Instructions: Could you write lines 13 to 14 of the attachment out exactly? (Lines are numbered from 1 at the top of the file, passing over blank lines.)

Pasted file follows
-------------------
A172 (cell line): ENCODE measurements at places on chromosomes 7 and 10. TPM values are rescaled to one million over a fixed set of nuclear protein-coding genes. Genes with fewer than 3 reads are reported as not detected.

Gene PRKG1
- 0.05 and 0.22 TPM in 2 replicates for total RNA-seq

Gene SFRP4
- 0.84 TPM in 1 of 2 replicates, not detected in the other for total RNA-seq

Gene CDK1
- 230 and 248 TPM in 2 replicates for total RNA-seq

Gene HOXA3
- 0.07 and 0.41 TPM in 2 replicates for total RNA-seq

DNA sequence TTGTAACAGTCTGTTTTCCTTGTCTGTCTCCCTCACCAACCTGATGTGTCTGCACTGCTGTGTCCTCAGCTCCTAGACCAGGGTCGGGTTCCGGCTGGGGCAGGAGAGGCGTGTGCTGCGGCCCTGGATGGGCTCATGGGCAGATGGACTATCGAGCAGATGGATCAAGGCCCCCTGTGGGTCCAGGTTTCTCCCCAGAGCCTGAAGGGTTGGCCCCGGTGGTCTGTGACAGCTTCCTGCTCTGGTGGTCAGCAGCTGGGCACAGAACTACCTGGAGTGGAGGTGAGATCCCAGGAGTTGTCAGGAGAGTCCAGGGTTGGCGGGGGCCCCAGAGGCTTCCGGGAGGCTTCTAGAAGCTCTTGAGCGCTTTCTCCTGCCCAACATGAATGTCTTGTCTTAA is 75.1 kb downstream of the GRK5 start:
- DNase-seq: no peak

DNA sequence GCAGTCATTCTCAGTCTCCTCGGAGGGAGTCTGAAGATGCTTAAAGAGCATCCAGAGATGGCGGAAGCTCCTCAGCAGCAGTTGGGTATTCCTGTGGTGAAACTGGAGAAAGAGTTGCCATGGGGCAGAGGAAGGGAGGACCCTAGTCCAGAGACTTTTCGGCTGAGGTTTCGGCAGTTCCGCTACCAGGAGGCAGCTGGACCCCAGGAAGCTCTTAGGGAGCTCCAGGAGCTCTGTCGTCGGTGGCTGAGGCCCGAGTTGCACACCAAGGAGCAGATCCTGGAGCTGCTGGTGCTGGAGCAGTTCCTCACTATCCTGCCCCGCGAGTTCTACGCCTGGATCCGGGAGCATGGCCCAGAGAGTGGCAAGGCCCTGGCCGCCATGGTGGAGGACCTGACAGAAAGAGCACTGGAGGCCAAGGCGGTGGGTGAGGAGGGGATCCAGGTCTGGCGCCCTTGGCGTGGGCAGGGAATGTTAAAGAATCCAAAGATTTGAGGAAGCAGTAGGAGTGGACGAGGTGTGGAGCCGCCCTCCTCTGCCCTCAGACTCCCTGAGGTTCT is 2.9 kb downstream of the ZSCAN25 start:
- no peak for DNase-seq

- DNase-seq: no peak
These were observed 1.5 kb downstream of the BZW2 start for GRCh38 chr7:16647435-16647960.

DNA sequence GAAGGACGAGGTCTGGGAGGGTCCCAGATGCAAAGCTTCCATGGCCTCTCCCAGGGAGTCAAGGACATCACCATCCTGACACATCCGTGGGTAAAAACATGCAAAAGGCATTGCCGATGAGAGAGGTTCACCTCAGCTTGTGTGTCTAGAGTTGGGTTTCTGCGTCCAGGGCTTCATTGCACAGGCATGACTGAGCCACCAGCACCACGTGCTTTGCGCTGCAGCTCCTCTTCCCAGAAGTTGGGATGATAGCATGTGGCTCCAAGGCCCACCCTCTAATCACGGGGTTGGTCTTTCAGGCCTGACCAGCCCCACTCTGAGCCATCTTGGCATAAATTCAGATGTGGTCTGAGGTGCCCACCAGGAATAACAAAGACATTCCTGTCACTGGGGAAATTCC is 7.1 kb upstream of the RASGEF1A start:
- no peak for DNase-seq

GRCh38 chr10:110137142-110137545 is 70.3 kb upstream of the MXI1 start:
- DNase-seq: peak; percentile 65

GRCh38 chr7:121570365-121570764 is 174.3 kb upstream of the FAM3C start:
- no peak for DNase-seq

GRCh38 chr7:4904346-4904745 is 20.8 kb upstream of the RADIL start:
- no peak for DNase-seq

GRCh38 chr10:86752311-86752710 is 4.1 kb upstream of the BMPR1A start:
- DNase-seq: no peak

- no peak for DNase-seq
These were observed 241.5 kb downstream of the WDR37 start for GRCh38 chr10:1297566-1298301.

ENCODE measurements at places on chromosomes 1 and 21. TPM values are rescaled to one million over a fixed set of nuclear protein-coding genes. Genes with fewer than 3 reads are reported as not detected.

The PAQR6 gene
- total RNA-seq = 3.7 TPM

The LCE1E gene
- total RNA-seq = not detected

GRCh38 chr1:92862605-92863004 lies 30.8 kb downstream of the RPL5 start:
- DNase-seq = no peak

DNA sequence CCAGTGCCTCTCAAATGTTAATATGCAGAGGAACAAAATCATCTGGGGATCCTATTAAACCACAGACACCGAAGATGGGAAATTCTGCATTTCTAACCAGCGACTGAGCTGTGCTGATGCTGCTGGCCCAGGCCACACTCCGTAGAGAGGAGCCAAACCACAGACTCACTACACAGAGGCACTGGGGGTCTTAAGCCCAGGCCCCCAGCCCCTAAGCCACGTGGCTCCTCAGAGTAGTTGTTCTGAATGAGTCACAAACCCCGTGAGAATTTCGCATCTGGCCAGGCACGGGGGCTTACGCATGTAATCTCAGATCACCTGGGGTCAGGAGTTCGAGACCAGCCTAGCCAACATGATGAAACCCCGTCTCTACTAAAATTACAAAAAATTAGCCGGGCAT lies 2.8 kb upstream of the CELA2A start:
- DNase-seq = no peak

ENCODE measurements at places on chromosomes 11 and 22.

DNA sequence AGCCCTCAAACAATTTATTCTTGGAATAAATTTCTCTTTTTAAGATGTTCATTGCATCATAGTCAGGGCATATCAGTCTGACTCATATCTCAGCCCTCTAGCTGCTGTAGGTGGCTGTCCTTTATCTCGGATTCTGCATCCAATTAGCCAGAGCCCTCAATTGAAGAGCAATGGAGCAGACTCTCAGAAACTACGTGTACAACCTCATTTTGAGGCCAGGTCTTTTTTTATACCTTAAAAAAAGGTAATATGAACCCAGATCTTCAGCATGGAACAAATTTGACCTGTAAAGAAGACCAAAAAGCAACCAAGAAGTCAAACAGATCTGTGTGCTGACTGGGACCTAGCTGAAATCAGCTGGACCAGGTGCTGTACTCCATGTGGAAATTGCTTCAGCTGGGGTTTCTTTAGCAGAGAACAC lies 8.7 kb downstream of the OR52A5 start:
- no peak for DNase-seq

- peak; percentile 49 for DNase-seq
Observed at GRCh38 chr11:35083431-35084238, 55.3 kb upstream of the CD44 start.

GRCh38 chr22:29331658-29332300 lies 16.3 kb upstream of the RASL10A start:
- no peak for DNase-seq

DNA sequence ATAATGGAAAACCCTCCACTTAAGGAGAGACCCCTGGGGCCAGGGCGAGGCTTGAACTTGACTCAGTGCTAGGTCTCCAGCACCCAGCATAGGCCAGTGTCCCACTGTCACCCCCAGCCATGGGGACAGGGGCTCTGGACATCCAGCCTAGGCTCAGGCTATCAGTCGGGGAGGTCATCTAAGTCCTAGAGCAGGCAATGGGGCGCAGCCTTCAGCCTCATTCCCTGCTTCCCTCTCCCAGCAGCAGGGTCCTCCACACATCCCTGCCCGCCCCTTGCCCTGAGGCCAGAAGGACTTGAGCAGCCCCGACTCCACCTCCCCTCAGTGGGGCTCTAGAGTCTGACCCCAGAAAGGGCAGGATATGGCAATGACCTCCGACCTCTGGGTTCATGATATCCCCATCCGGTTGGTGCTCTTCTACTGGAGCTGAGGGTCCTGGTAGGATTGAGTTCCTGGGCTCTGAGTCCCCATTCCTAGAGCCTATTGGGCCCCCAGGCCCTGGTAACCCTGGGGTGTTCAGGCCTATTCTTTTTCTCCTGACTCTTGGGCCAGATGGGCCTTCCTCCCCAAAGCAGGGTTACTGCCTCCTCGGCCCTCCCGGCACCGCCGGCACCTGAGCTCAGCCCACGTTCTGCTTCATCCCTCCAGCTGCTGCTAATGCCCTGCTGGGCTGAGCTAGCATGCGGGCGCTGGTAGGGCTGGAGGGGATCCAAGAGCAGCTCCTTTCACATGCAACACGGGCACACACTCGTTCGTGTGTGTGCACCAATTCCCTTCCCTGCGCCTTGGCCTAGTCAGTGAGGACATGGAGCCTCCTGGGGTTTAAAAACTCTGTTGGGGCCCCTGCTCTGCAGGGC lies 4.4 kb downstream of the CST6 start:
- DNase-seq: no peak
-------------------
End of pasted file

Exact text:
- no peak for DNase-seq

- DNase-seq: no peak